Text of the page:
Unformatted text preview: iameter is,
fuo πρV 1/ 2 4(70.1/ 3, 600)(29)
(0.5)(15.3)(3.14)(0.0752) 1/ 2 = 1.12 ft and S = 3.14(1.12)2/4 = 0.985 ft2 The value of NOG = 9.65, the same as in Part (b)
For HOG , can use Figs. 6.42 and 6.43 for 50 mm Pall rings.
Gas capacity factor = F = uG(ρV)0.5 = f uo(ρV)0.5 = (0.5)(15.3)(0.0752)0.5 = 2.1 lb1/2-s-1-ft-1/2
or 5.12 kg1/2-s-1-m-1/2
By the continuity equation, liquid load = QL/S = uL = m/SρL =
(90.8/3600)(18)/(0.985)(62.4) =0.0074 ft/s or 0.00225 m/s or 2.25 x 10-3 m3/m2-s
In Fig. 6.42, from the slope of the correlating line, kGa is proportional to F0.7
In Fig. 6.43, from the slope of the correlating line, kGa is proportional to uL0.45
Using the value of kGa = 3.1 s-1 at uL = 2.25 x 10-3 m3/m2-s and F = 1.16, then the two plots are
represented by the equation, kGa = 43.4 F0.7 uL0.45
For our case, kGa = 43.4 (5.120.7)(0.002250.45) = 8.8 s-1
Note that this kGa is in concentration units for the driving force.
Therefore, from Table 6.7 by analogy to the liquid phase case,
HG = VMV/kGaSρV = (70.1/3,600)(29)/(8.8)(0.985)(0.0752) = 0.87 ft
The column height is lT = 9.65(0.87) = 8.4 ft. Exercise 6.34 (continued)
(d) Now compare the two packings on the basis of flooding and mass transfer:
38-mm ceramic Berl saddles
50-mm metal Pall rings Column diameter, ft
1.12 Column height, ft
8.4 Clearly the 50-mm metal Pall rings are superior in performance. However, the selection would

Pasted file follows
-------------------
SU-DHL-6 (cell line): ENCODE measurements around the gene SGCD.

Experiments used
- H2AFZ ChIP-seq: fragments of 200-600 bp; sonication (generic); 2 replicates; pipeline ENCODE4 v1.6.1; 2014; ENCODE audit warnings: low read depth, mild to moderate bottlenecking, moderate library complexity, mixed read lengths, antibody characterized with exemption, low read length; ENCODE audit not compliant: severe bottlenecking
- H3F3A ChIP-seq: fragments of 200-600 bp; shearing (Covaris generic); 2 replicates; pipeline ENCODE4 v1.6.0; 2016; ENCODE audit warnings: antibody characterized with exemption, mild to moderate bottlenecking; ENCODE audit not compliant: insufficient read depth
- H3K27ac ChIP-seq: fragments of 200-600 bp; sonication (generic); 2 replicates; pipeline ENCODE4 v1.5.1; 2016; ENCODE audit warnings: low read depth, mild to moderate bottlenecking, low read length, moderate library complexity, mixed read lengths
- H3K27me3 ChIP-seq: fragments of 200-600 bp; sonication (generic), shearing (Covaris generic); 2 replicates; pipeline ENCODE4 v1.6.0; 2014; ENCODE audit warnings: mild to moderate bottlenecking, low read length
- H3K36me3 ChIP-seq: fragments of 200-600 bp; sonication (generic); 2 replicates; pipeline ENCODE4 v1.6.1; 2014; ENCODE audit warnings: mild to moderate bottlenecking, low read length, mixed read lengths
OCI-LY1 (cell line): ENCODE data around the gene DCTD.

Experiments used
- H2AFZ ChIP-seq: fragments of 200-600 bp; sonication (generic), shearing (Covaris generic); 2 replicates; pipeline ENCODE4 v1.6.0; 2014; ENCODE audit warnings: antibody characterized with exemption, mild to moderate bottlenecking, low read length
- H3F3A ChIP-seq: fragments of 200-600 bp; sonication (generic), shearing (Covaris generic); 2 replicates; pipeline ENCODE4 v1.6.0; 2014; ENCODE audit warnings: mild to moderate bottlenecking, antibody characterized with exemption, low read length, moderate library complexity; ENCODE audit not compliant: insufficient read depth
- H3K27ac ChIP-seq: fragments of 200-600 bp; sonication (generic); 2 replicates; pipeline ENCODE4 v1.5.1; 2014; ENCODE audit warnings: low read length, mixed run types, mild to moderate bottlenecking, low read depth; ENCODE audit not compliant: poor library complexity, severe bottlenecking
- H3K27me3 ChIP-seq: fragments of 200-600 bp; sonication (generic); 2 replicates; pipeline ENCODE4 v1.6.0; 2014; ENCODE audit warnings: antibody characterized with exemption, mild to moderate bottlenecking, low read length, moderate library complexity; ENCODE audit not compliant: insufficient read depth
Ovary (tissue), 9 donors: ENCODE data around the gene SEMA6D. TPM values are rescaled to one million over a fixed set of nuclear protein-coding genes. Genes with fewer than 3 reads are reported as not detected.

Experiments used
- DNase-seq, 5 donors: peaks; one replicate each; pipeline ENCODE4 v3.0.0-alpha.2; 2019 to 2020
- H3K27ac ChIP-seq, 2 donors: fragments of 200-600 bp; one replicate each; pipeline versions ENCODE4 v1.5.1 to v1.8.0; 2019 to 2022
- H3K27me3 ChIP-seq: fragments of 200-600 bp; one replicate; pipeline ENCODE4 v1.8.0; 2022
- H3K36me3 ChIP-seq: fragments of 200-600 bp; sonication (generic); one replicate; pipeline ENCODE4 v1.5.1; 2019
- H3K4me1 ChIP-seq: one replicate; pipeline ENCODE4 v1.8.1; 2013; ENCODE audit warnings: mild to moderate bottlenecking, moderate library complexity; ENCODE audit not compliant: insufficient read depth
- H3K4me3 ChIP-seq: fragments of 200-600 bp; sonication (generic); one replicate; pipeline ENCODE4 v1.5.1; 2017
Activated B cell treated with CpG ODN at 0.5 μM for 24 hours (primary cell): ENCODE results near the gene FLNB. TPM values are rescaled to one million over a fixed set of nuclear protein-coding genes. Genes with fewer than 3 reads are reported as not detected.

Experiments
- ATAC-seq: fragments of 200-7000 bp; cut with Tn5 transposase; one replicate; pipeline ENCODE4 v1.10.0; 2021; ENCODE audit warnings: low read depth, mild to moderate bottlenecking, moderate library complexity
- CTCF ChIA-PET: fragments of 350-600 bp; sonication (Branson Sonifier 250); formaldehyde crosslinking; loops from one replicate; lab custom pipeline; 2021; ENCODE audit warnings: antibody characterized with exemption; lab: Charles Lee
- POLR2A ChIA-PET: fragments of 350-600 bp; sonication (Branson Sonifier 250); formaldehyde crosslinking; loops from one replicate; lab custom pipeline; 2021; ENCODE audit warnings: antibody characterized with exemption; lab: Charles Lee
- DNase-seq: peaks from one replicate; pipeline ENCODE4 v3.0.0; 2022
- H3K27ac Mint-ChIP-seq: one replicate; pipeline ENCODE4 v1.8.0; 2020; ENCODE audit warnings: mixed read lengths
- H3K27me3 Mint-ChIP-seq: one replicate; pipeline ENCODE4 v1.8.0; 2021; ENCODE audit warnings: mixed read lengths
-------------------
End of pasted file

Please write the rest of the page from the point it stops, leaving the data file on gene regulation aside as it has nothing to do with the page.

have to be made on the basis of cost. Because of the much smaller column and volume of
packing, it is likely that the 50-mm Pall rings would be favored.
From page 14-59 of Perry's Chemical Engineers' Handbook, 7th edition (1997), the cost of 38mm ceramic Berl saddles is approximately $21/ft3. The cost of 50-mm Pall rings depends on
whether they can be made of carbon steel or must be made of stainless steel, with the former
$19.9/ft3 and the latter $99.0/ft3. So the material of construction is a very important factor. Exercise 6.35
Subject: Absorption of Cl2 from air with water in a packed column.
Given: 100 kmol/h of feed gas containing 20 mol% Cl2. Column operation at 20oC and 1 atm.
Table of y-x data for Cl2. Exit gas to contain 1 mol% Cl2.
Assumptions: No stripping of water. No absorption of air.
Find: (a) Minimum water rate in kg/h.
(b) NOG for a water rate of 2 times minimum.
Analysis: Solve this problem using mole ratios. Feed gas is 80 kmol/h of air = G' , and 20
kmol/h of Cl2 with Yin = 20/80 = 0.25. Exit gas has Yout = 1/99 = 0.0101. Xin = 0.0.
Highest value of Y in the table of equilibrium data is 0.06/0.94 = 0.0638. Therefore, data for
higher values of Y are needed. Can obtain this from Perry's Handbook, page 3-102 in the 6th
edition and page 2-126 in the 7th edition. The expanded table of equilibrium data with
conversion to mole ratios includes the following values added from Perry's Handbook, using the
y = pCl2, torr/760 torr
x = [(grams Cl2/L)/71]/[1,000/18 + (grams Cl2/L/71)]
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